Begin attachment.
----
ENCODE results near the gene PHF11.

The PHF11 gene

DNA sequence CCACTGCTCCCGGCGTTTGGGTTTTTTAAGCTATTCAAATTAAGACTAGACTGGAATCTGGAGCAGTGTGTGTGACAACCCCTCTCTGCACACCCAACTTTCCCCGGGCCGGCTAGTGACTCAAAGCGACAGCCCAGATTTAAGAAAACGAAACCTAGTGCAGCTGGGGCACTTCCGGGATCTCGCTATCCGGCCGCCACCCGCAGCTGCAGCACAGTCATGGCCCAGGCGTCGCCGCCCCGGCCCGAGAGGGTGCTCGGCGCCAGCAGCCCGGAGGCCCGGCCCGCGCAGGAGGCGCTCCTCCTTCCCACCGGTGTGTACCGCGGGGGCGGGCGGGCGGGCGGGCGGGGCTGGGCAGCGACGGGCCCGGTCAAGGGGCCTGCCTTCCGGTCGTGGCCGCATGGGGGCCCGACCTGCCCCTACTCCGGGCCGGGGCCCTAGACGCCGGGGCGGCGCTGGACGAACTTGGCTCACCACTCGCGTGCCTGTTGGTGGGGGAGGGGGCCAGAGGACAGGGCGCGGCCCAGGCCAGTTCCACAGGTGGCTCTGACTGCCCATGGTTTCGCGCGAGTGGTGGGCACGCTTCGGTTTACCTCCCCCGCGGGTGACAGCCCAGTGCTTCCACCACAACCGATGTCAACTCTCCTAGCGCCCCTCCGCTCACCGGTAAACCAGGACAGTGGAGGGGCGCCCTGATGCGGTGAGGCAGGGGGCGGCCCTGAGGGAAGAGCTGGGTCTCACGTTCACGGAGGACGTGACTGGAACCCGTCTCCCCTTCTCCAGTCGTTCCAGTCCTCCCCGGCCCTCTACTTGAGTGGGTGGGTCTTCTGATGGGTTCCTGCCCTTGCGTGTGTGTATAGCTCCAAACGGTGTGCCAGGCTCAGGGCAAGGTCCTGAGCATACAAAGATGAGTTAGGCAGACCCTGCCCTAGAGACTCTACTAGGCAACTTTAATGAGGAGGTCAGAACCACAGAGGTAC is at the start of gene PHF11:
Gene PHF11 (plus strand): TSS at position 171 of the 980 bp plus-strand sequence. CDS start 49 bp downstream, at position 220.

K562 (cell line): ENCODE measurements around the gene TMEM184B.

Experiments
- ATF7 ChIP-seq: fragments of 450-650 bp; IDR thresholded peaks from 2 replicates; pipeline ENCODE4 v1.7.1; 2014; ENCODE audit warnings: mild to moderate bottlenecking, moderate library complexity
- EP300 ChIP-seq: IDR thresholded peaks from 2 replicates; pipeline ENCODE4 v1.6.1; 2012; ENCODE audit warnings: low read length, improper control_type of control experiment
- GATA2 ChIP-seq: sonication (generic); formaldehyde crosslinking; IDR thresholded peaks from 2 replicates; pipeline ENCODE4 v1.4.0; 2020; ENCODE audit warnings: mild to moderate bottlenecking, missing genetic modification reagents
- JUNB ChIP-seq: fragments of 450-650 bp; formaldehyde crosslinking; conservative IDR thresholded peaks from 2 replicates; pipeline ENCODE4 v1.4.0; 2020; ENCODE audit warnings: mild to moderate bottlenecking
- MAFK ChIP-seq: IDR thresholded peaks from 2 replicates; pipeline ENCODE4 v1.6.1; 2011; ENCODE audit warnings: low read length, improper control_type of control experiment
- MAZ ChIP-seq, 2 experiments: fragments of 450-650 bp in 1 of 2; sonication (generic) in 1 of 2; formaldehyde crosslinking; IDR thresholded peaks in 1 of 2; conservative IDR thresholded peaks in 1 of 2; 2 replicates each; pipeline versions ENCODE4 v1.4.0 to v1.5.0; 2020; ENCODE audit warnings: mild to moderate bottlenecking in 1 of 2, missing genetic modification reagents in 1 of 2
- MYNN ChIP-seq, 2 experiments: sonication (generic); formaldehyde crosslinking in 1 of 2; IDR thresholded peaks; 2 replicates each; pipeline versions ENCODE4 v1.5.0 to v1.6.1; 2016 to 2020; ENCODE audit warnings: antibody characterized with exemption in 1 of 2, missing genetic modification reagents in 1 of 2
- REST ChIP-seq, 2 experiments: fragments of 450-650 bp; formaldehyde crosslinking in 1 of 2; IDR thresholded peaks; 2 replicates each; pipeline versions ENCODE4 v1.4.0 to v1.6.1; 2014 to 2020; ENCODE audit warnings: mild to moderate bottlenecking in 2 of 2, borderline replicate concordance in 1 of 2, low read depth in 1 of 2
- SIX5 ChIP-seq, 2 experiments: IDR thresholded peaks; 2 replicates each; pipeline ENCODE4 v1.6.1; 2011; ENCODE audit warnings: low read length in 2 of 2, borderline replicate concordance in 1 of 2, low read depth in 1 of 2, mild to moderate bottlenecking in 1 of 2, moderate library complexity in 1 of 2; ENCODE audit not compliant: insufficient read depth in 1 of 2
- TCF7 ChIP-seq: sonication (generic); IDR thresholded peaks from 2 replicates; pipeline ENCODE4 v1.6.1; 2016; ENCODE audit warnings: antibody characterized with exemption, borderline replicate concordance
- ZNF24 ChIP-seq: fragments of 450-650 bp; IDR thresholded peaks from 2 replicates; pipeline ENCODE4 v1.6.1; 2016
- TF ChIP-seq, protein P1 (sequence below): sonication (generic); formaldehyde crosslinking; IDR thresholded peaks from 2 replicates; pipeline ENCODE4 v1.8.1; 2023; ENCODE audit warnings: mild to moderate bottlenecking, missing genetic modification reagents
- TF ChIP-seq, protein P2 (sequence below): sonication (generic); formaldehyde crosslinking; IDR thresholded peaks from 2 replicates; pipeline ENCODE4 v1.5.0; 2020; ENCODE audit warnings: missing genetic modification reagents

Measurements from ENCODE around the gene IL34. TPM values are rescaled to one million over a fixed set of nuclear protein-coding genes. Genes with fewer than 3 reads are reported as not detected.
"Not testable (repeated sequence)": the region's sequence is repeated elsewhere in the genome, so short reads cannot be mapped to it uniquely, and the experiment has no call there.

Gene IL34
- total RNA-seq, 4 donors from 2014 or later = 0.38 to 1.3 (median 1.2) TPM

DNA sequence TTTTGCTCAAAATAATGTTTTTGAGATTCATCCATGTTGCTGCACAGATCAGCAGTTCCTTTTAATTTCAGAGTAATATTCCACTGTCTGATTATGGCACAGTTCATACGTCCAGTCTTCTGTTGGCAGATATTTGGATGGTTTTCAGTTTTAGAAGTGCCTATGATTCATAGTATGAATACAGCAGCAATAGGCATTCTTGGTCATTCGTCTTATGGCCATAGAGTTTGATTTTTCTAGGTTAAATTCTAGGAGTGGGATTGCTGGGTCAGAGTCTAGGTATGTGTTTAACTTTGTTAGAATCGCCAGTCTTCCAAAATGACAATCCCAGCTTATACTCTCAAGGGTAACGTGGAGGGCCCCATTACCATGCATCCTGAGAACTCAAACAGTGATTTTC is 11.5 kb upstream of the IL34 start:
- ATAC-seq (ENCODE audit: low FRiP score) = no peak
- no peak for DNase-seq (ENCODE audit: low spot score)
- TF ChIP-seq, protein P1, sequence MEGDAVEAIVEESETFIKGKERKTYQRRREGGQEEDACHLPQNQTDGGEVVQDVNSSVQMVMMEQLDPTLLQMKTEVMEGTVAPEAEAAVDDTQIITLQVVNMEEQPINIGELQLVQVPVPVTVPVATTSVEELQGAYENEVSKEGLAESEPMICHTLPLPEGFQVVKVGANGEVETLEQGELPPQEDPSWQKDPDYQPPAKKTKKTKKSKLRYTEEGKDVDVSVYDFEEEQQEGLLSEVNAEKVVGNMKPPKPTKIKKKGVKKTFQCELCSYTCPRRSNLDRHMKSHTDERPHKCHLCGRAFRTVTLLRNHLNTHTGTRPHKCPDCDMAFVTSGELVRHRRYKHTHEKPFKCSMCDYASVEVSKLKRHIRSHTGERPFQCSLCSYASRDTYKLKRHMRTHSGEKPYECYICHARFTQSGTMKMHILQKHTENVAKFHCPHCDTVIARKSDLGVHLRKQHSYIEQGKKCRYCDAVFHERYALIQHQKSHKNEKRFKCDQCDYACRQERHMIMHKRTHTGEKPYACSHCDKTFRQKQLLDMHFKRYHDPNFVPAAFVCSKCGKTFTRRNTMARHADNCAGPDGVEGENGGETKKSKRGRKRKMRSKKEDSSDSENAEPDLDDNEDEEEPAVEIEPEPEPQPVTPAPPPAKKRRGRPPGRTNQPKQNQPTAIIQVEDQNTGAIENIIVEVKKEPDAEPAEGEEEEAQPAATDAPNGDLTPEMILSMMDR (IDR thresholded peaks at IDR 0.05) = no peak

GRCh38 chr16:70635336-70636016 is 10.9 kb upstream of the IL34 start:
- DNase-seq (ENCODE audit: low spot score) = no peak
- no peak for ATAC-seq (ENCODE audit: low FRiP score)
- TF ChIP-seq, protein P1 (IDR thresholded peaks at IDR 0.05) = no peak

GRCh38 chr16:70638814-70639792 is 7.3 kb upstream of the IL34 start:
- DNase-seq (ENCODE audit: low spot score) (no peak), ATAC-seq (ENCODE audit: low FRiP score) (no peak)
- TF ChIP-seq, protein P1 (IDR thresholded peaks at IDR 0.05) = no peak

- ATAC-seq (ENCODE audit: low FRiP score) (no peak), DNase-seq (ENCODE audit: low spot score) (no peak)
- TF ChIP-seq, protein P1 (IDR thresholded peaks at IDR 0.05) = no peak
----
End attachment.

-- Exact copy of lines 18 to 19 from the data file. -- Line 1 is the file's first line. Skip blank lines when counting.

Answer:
- TF ChIP-seq, protein P1 (sequence below): sonication (generic); formaldehyde crosslinking; IDR thresholded peaks from 2 replicates; pipeline ENCODE4 v1.8.1; 2023; ENCODE audit warnings: mild to moderate bottlenecking, missing genetic modification reagents
- TF ChIP-seq, protein P2 (sequence below): sonication (generic); formaldehyde crosslinking; IDR thresholded peaks from 2 replicates; pipeline ENCODE4 v1.5.0; 2020; ENCODE audit warnings: missing genetic modification reagents